7
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If I am not mistaken, this method has a complexity \$O(N^2)\$:

int[] exampleArray = { 4, 6, 2, 2, 6, 6, 1, 55, 55, 2, 5, 6, 90, 8, 8, 8, 10, 70 };
int k = GetMaximumCycle(exampleArray);

public static int GetMaximumCycle(int[] anArray)
{
   int length = anArray.Length;
   int result = 0;
   for (int i = 0; i < length; i++)
   {
      for (int j = 0; j < length; j++)
      {
          if (anArray[i] == anArray[j])
          {
             if (!(result > Math.Abs(i - j)))                            
                 result = Math.Abs(i - j);
          }                    
      }                
   }
   return result;
}

I compare values and gets the maximum difference between items of array. The result variable is 10.

And if an input array is very large, this code works slowly. Is it possible to simplify the for loops or remove the second for loop to have a complexity of \$O(N)\$?

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8
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You can use a Dictionary<int, int> of positions of the first occurrence of each element value. Next, iterating over all elements of the input array, you do:

  • If the positions[value] is empty, store the current index i in it: positions[value] = i.
  • Else, calculate the distance (or cycle length).
  • If this distance is greater than maximum, save it as a new maximum.

This algorithm has time complexity \$O(n)\$.

The code:

public static class CycleSearch
{
    public static int GetMaximumCycle(int[] array)
    {
        Dictionary<int, int> positions = new Dictionary<int, int>();

        int result = 0;
        for (int i = 0; i < array.Length; i++)
        {
            int value = array[i];
            int position;
            if (!positions.TryGetValue(value, out position))
            {
                positions[value] = i;
            }
            else
            {
                int cycleLength = i - position;
                if (cycleLength > result)
                {
                    result = cycleLength;
                }
            }
        }
        return result;
    }
}

Usage:

int[] exampleArray = { 4, 6, 2, 2, 6, 6, 1, 55, 55, 2, 5, 6, 90, 8, 8, 8, 10, 70 };
Console.WriteLine(CycleSearch.GetMaximumCycle(exampleArray));

Output:

10

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  • 1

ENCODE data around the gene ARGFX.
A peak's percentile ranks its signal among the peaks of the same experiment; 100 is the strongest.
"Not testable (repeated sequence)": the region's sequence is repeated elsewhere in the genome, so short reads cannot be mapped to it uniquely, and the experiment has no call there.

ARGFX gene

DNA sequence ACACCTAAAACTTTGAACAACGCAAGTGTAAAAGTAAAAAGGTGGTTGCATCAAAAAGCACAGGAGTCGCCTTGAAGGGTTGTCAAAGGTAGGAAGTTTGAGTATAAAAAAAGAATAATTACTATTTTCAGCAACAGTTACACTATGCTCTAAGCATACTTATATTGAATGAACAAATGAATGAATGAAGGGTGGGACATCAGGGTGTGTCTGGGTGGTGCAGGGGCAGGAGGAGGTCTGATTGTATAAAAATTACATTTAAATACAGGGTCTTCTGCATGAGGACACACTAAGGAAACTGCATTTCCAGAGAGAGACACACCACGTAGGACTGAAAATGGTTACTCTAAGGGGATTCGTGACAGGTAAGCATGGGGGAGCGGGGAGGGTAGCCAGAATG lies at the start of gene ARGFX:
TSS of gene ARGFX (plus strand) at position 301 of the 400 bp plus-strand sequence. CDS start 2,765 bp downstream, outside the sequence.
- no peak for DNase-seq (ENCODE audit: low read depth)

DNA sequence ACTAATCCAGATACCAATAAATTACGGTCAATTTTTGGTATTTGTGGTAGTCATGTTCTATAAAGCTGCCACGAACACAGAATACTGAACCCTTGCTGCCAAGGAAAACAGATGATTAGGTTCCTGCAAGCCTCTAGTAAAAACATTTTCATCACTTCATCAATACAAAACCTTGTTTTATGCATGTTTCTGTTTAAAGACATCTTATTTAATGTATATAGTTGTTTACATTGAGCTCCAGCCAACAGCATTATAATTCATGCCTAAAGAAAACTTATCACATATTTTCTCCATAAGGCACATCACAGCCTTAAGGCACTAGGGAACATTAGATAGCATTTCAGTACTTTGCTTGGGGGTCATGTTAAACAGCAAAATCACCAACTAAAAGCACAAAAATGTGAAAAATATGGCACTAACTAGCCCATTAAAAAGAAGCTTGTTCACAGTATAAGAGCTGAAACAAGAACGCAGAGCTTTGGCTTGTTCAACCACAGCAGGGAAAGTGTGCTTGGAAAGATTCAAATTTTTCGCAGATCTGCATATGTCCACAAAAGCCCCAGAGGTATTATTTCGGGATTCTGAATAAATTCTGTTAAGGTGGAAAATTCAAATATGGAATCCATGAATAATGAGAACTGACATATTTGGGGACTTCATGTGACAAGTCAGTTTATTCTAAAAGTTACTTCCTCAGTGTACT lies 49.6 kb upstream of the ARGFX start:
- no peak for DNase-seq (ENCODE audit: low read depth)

\$\begingroup\$ You don't need to create an entire array that covers the full range of values for this, you could use a Dictionary (a.k.a. hash map) \$\endgroup\$ – Simon Forsberg Dec 24 '15 at 23:50
  • \$\begingroup\$ thanks, man! You are really smart and wise guy! Thanks a lot!:) \$\endgroup\$ – StepUp Dec 25 '15 at 18:02
2
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There is no real reason why your method should be restricted to array and int. You can make it easily generic (the below code is based on @Dmitry`s answer):

    public static class CycleSearch
    {
        public static int GetMaximumCycle<T>(IEnumerable<T> sequence)
        {
            var positions = new Dictionary<T, int>();

            int result = 0;
            int index = 0;
            foreach (var value in sequence)
            {
                int position;
                if (!positions.TryGetValue(value, out position))
                {
                    positions[value] = index;
                }
                else
                {
                    int cycleLength = index - position;
                    if (cycleLength > result)
                    {
                        result = cycleLength;
                    }
                }
                index += 1;
            }
            return result;
        }
    }
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-3
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You are correct, it is \$O(n^2)\$.

I seriously doubt it is possible to reduce time complexity to \$O(n)\$, however there is a solution with \$O(n\log n)\$ time and \$O(n)\$ space complexity: sort the set of (value, index) pairs, and obtain the result in a single linear pass.

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  • 1
    \$\begingroup\$ The result returned are the difference of the indexes. Sorting the array would swap the indexes. \$\endgroup\$ – Simon Forsberg Dec 24 '15 at 23:48
  • \$\begingroup\$ @SimonForsbergMcFeely I am afraid you didn't pay attention. I suggested to sort the pairs, so each element keeps its original index along. \$\endgroup\$ – vnp Dec 25 '15 at 0:50
  • \$\begingroup\$ Oh, I see. Okay, it would work. But still, a O(n) time solution is possible. \$\endgroup\$ – Simon Forsberg Dec 25 '15 at 0:52

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